With the Vikings officially in summer mode, now is a good time to take a step back, look at the big picture and take our best swing at what is going to happen in 2022. So let’s have a look at Vikings-related betting odds. All the numbers come via Draft Kings.
Super Bowl: +5000 (T-20th)
The Vikings’ odds to win the 2022 Super Bowl suggest that the sharks are extremely skeptical of the idea that they can take the leap from 8-9 last season to championship contention. While the team is better today than it was at the end of 2021, we don’t have to do anything more than a simple Google search to find all the articles last offseason about how the team improved its defense through free agency and was looking for a younger offensive mind to take Kirk Cousins to the next level. Also when the GM calls it a “competitive rebuild,” you can’t expect the odds makers to push the needle toward a Super Bowl. Making the Vikings prov they are a real contender is fair under the present circumstances, even if you can talk yourself into things being vastly different. Of course, it’s always worth saying that preseason long shots sometimes do surprise, just ask the Cincinnati Bengals in 2022 or 2019 San Francisco 49ers.
If you were wondering, the most comparable teams to the Vikings in terms of Super Bowl odds are the Saints, Patriots, Raiders and Dolphins.
NFC North: Packers: -175, Vikings +275, Lions +1000, Bears +1000
It comes as no surprise that the Packers are the heavy favorites considering they have won 13 games three years in a row and Aaron Rodgers remains their quarterback. Rodgers’ best receiver may be gone but Green Bay’s offensive line, running game and defense are very strong around the MVP QB.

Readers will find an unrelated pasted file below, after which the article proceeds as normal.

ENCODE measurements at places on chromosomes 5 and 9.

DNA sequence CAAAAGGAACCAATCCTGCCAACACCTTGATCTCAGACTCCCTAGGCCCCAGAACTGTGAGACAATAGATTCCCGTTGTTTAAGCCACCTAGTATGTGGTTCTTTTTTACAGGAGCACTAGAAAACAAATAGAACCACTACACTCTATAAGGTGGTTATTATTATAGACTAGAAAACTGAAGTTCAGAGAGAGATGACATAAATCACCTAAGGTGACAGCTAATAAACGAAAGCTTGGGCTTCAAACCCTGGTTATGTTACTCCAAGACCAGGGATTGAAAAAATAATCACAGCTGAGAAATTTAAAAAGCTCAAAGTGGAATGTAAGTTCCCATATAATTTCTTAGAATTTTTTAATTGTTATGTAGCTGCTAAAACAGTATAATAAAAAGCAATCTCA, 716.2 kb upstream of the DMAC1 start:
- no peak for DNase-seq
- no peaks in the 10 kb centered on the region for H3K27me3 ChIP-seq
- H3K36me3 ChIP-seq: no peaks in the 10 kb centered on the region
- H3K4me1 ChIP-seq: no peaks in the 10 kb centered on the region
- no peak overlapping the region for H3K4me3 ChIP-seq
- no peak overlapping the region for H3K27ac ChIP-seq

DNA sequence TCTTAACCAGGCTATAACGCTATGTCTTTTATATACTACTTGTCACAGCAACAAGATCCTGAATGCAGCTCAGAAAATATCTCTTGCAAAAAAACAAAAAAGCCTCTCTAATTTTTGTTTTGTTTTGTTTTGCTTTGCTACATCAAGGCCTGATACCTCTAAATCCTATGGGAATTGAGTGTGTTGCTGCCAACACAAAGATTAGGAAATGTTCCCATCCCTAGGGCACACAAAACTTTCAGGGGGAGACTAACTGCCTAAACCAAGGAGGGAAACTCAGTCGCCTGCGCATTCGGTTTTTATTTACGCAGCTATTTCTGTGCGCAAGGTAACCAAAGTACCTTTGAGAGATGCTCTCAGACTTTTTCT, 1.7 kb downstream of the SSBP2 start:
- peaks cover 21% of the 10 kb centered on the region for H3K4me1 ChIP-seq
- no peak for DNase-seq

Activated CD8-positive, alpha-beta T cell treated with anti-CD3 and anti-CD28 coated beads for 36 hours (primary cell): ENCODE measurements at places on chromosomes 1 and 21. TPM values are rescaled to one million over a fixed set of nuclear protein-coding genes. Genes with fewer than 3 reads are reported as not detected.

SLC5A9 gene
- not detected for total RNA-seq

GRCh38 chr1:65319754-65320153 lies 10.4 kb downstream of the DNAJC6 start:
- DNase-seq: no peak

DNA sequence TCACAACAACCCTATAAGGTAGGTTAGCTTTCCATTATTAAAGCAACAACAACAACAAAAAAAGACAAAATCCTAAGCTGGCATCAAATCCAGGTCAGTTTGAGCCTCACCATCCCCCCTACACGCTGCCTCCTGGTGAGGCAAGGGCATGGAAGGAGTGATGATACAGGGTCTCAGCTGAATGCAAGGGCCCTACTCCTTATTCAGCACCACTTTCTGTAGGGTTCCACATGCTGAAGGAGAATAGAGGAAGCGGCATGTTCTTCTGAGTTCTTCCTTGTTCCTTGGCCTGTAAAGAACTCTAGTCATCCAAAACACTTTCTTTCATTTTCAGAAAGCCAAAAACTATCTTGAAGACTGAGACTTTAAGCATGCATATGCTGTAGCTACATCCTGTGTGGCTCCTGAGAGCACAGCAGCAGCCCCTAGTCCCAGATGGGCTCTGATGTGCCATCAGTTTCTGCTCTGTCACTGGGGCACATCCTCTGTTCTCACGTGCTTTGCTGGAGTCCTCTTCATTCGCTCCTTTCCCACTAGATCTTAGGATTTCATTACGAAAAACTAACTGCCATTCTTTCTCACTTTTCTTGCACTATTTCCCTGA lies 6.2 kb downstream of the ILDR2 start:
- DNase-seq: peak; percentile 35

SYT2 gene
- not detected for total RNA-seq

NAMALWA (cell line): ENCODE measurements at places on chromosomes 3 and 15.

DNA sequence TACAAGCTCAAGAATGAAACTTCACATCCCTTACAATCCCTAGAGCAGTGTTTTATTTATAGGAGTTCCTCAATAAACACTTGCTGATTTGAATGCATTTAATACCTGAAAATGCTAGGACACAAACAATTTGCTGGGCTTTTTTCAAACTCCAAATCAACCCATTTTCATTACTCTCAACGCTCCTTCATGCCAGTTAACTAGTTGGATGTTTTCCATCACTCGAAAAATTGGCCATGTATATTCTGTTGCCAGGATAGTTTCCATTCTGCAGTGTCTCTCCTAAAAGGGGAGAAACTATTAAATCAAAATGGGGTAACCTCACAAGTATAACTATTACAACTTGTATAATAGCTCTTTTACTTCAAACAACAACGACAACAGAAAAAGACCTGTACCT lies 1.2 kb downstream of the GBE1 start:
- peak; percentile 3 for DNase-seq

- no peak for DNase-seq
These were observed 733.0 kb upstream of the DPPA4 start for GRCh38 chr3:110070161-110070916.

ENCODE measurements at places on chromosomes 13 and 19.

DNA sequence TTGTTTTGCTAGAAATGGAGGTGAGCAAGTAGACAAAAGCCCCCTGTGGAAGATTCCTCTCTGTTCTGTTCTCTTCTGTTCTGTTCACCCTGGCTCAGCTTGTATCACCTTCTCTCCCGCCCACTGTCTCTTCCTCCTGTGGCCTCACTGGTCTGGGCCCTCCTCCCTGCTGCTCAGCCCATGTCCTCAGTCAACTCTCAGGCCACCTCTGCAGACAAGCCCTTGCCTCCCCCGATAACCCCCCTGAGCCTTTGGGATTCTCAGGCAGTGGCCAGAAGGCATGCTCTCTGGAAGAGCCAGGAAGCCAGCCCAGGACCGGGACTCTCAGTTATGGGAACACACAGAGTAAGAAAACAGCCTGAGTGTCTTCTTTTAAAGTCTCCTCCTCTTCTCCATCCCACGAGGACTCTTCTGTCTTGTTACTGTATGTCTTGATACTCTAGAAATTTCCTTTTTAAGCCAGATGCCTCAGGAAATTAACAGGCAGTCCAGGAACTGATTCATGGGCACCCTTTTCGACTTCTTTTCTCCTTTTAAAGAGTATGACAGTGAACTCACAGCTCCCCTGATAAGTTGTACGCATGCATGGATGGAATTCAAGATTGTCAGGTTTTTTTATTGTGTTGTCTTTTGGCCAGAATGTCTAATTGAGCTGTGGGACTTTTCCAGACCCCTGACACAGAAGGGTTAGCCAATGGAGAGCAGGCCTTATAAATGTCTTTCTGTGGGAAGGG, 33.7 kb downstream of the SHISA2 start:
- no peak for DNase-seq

The questionable part here is the Bears and Lions having the same odds. Detroit has the earmarks of a team that could compete with the Vikings for second place. They have drafted high for two years in a row and have a quality supporting cast around Jared Goff. They also improved as last season went on, winning three of their final six games. The Bears are in a similar place to the Lions before the 2021 season. They traded Khalil Mack and tore down everything that wasn’t nailed down (and didn’t have a first-round pick because of the Justin Fields trade).
In order to win the division, the Vikings have to check off a lot of boxes. Improve their offensive efficiency, improve their pass defense, stay healthy, maintain a low number of turnovers and manage games much better than last year… and have the Packers fall off by several wins from last season. Not likely but not impossible either.
Make the playoffs: Yes: -105, No -115
In an NFC that’s lacking depth in contenders, the Vikings being favored by a hair to miss the playoffs seems to lean on the harsh side. There are six teams that are favored to make the playoffs in the NFC: Philadelphia, Dallas, Los Angeles, Tampa Bay, Green Bay and San Francisco. The 49ers getting more benefit of the doubt despite an uncertain quarterback position raising an eyebrow but the rest of the teams have strong arguments for the postseason. The Vikings’ closest competition for the final spot if everything plays out this way is Arizona (+125 to make, -150 to miss) and New Orleans (+125 to make, -155 to miss).
If the Vikings fail to reach the playoffs, it would mean coming short of their own expectations. They may not have been braggadocios this offseason about their chances to get back to the postseason but the Vikings’ decision to stay the course at quarterback and sign veteran players like Za’Darius Smith, Harrison Phillips, Jordan Hicks and Patrick Peterson comes with the insinuation that they believe in their playoff chances more than Draft Kings.
Kirk Cousins MVP: +5000 (T-20th)